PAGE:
coverage through private sources, lowered the number of children without insurance, and significantly reduced the disparities in access to health care for poor children.

However, the increase in enrollment began to alarm governors and state legislatures, who were concerned about the rate of Medicaid cost increases as a proportion of state budgets (see Figure 5.3). In the late 1980s, the number of children enrolled in Medicaid was increasing at the same time that health care costs were rising across the country (see Figures 5.4 and 5.5). Because of the growth in Medicaid as a percentage of state expenditures, most states turned to some form of managed care to control Medicaid costs.

Medicaid represents an average of 20 percent of state budgets, and state officials and policymakers are continuing to experiment with ways to achieve cost savings. Some state policymakers are concerned about the costs of expanding the eligibility for entitlement to Medicaid, whereas 26 other states have expanded their Medicaid programs beyond the minimum federal requirements with a goal of improving access to care for low-income individuals (Gauthier and Schrodel, 1997).

By 1997, Medicaid cost increases seemed to have leveled off, in part because of the shift to Medicaid managed care, and also because of declining welfare enrollment due to welfare reform and the growth in the nation's economy. However, children's enrollment in Medicaid is expected to continue to increase through 2002, when phased-in coverage for older children is complete, and as some states choose to use Medicaid to cover groups of previously uninsured children under the State Children's Health Insurance Program (SCHIP) of the Balanced Budget Act of 1997.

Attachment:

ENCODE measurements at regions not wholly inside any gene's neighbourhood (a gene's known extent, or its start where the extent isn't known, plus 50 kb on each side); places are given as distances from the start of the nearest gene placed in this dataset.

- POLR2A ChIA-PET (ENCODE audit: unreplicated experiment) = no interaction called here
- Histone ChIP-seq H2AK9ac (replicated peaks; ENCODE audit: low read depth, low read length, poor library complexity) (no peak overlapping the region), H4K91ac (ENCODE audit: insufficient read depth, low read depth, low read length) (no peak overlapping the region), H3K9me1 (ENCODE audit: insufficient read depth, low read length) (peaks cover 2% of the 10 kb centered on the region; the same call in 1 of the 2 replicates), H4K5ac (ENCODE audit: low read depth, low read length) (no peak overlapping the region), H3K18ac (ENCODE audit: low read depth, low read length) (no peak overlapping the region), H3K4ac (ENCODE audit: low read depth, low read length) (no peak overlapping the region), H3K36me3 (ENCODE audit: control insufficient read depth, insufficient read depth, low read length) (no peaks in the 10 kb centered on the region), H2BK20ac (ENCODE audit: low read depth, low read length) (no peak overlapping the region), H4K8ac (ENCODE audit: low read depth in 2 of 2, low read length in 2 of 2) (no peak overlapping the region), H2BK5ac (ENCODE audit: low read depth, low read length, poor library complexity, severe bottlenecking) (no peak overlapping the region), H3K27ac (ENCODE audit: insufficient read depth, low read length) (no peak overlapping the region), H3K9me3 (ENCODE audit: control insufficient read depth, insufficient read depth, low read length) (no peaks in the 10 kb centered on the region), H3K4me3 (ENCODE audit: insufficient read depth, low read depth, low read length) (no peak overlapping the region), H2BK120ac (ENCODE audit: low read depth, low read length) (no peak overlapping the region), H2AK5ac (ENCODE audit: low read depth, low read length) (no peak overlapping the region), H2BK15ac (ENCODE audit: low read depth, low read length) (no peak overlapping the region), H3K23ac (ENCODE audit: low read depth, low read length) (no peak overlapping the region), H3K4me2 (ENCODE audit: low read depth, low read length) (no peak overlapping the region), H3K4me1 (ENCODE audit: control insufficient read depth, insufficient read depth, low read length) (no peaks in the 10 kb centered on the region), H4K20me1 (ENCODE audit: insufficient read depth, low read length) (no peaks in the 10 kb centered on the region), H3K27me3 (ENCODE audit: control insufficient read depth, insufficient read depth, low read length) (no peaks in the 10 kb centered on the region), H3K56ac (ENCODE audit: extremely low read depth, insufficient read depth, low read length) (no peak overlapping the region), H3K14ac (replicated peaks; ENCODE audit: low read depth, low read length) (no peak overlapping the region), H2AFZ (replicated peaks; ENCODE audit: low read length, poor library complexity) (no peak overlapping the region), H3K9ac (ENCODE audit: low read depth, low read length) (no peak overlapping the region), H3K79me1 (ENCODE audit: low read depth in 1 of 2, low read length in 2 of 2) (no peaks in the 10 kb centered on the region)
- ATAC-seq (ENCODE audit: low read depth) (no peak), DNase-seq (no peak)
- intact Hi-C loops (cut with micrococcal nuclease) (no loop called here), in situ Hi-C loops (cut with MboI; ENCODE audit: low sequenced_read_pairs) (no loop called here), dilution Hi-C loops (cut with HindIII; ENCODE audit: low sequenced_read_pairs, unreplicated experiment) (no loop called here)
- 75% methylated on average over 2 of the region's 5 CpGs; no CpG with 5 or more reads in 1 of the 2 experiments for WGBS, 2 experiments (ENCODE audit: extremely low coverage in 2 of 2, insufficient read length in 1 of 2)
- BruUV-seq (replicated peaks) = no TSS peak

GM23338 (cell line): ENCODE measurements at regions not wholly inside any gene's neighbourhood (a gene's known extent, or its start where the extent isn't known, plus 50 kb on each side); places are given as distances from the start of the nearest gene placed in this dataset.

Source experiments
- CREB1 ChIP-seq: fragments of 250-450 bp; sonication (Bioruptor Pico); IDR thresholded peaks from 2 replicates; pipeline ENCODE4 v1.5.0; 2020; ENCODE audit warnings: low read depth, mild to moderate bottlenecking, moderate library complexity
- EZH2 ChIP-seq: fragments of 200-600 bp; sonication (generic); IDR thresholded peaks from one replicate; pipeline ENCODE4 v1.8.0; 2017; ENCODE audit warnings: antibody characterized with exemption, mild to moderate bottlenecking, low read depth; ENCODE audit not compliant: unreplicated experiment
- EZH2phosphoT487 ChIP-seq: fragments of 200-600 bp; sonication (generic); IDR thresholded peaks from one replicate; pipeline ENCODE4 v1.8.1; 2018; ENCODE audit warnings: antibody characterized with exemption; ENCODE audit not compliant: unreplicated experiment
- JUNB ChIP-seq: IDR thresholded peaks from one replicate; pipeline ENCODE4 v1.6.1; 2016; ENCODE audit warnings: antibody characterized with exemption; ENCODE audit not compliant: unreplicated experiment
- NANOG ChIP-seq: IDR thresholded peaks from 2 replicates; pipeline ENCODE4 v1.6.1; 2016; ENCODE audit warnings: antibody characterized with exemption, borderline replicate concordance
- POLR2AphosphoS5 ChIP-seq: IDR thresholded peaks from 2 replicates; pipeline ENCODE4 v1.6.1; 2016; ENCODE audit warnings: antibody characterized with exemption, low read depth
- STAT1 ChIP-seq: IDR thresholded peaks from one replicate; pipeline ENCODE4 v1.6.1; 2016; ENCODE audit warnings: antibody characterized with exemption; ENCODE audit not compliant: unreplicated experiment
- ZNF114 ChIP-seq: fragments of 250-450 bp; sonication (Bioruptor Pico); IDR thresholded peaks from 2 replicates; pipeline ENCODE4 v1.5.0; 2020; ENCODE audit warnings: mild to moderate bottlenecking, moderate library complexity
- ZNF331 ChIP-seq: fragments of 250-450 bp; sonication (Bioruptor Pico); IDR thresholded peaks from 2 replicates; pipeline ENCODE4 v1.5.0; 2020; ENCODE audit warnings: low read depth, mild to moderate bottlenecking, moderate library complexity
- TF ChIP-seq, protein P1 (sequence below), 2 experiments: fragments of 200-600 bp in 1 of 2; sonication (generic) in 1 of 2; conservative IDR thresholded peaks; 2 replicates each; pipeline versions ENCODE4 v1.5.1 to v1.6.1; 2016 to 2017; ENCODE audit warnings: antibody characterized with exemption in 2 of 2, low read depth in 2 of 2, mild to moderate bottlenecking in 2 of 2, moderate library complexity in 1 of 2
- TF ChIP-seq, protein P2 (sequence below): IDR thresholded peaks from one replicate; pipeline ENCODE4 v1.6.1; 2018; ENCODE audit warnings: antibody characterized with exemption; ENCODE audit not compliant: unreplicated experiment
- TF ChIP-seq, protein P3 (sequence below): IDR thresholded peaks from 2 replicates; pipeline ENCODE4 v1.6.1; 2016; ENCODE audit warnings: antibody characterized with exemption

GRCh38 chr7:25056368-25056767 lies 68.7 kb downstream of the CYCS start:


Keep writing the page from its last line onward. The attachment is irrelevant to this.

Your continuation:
Currently, the Medicaid program comprises 13 percent of all health care spending in this country. Medicaid expenditures totaled $157 billion in 1995: $90 billion from federal funds and $67 billion from state matching funds (GAO, 1997a). During fiscal year 1998, states will spend about $27 billion to purchase health care coverage for children through their Medicaid programs (Mann, 1997). As large-scale purchasers of managed care, states have an increasing ability to negotiate reasonable rates and control costs while increasing access to care.

When we think of Medicaid, we should not be thinking about the Medicaid program of 15 years ago. We should be thinking about the new emphasis in the program on managed care, on primary care, on prevention, and on predictable capitated costs for care. States have been increasingly willing to use their Medicaid programs for children's coverage because the move to managed care gives them more predictable costs per child. So they are putting children into systems of care where preventive and primary care are available.

Diane Rowland

The Kaiser Commission on the Future of Medicaid, Washington, DC

Public Workshop, June 2, 1997


The Medicaid program is a federal-state partnership with funding and administrative responsibilities shared by the federal government and state governments. It has both mandatory and optional categories of eligibility and services. Mandatory eligibility and service requirements apply in every state, whereas the states have the flexibility of choosing among optional categories at their own programmatic and financial discretion. In essence, the Medicaid program is different in every state.

Eligibility for Medicaid is mandatory for the following groups:

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